Her determination to improve women's lives (she spent most of her working life as a judge and in the Ministry for Justice) was only one part of what she tried to achieve in her life. In fact it's a measure of what an extraordinary person she was, that after her own experiences, she was so active in working towards reconciliation between France and Germany. She described the construction of Europe as perhaps her main aim in life, and was elected the first President of the European Parliament.

VIDEO. Regardez le documentaire "Un jour, une histoire : Simone Veil, l'instinct de vie"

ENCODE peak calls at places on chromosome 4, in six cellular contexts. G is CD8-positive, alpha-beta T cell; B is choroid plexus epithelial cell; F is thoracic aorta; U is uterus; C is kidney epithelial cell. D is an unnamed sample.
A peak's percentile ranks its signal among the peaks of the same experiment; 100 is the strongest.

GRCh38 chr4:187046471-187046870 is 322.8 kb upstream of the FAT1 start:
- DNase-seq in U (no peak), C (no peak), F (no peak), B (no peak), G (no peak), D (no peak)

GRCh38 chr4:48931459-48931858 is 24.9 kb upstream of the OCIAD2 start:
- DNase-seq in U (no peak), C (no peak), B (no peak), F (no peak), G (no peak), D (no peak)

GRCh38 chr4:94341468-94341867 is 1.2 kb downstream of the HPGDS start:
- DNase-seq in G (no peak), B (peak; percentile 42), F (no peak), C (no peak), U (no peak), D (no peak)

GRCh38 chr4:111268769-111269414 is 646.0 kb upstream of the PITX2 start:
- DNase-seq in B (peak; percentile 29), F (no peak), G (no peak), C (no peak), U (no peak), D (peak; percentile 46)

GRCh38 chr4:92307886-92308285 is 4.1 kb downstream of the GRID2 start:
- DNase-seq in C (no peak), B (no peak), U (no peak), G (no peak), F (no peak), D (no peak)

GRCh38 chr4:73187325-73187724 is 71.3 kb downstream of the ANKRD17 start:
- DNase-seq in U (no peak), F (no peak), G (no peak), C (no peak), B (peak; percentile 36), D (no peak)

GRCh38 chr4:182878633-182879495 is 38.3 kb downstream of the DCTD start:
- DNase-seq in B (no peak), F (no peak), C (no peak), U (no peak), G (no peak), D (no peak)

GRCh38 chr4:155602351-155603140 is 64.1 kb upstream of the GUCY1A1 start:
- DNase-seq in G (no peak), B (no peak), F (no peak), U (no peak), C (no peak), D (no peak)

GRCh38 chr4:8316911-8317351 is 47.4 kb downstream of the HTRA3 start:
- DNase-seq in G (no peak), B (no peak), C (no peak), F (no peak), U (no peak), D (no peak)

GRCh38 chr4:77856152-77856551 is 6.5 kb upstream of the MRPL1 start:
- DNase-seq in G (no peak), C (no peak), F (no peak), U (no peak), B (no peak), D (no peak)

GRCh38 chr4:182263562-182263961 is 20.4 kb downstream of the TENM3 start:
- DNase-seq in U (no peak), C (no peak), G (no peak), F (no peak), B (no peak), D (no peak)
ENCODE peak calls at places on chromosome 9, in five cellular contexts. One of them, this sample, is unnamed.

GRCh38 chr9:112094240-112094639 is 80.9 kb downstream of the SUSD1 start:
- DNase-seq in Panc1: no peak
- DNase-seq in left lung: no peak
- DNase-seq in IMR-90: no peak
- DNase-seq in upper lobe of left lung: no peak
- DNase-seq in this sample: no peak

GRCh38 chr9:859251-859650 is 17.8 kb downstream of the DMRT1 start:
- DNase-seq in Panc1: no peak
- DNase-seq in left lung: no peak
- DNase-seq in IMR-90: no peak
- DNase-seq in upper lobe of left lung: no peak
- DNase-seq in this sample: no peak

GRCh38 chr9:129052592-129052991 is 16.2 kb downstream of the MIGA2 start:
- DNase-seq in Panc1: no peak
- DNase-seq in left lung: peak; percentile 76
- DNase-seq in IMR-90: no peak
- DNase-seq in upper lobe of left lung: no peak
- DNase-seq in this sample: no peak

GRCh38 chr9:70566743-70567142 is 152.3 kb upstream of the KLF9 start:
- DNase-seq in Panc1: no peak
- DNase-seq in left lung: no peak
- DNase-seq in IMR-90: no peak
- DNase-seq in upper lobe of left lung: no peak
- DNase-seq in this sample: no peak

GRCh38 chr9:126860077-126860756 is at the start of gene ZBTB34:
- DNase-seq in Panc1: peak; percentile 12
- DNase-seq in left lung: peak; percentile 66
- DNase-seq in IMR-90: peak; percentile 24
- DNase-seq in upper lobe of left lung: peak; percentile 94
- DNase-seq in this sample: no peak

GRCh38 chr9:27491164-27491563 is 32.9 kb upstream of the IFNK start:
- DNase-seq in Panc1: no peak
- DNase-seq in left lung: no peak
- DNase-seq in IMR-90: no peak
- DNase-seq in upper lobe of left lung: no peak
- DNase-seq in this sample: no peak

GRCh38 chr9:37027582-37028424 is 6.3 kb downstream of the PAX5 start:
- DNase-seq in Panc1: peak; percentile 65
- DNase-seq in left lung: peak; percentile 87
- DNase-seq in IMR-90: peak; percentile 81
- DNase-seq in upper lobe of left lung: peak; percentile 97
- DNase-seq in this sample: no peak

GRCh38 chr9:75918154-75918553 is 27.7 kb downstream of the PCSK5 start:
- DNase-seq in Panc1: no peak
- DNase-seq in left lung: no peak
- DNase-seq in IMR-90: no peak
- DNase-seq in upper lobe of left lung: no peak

(this is about her life in general, but I haven't found it in English. I'm sure it will become available in the next few days - I'll keep an eye out for an English language version and update the link.)

The only film I've found for now is the most recent one, which describes in detail the conflict and tension of the three days of the parliamentary debate about abortion, where her role was absolutely crucial - without her ability to face down the insults and threats she got, both within parliament and outside, the vote would probably not have got through.

La Loi (English subtitles)
Many many thousands, perhaps hundreds of thousands of unnecessary deaths is not a great legacy for anyone.
 

The Field Marshal

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It appears she was an agent of death on a par with histories greatest mass murderers.
 

petaljam